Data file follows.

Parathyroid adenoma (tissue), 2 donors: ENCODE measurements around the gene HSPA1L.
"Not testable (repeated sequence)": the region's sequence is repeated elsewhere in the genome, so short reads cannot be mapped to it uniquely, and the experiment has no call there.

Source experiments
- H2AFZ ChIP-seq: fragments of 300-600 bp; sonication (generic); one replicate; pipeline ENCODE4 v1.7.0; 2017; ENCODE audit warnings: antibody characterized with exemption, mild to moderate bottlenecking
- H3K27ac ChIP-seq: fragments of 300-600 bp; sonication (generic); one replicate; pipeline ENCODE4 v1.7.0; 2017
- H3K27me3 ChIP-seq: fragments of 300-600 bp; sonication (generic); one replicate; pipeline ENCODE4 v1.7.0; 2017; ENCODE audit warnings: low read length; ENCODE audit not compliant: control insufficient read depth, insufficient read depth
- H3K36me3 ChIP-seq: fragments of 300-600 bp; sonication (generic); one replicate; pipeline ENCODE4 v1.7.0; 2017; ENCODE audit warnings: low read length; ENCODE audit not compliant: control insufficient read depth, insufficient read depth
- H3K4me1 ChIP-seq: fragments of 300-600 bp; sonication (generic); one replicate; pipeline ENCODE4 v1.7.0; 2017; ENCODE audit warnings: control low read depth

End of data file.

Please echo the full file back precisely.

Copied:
Parathyroid adenoma (tissue), 2 donors: ENCODE measurements around the gene HSPA1L.
"Not testable (repeated sequence)": the region's sequence is repeated elsewhere in the genome, so short reads cannot be mapped to it uniquely, and the experiment has no call there.

Source experiments
- H2AFZ ChIP-seq: fragments of 300-600 bp; sonication (generic); one replicate; pipeline ENCODE4 v1.7.0; 2017; ENCODE audit warnings: antibody characterized with exemption, mild to moderate bottlenecking
- H3K27ac ChIP-seq: fragments of 300-600 bp; sonication (generic); one replicate; pipeline ENCODE4 v1.7.0; 2017
- H3K27me3 ChIP-seq: fragments of 300-600 bp; sonication (generic); one replicate; pipeline ENCODE4 v1.7.0; 2017; ENCODE audit warnings: low read length; ENCODE audit not compliant: control insufficient read depth, insufficient read depth
- H3K36me3 ChIP-seq: fragments of 300-600 bp; sonication (generic); one replicate; pipeline ENCODE4 v1.7.0; 2017; ENCODE audit warnings: low read length; ENCODE audit not compliant: control insufficient read depth, insufficient read depth
- H3K4me1 ChIP-seq: fragments of 300-600 bp; sonication (generic); one replicate; pipeline ENCODE4 v1.7.0; 2017; ENCODE audit warnings: control low read depth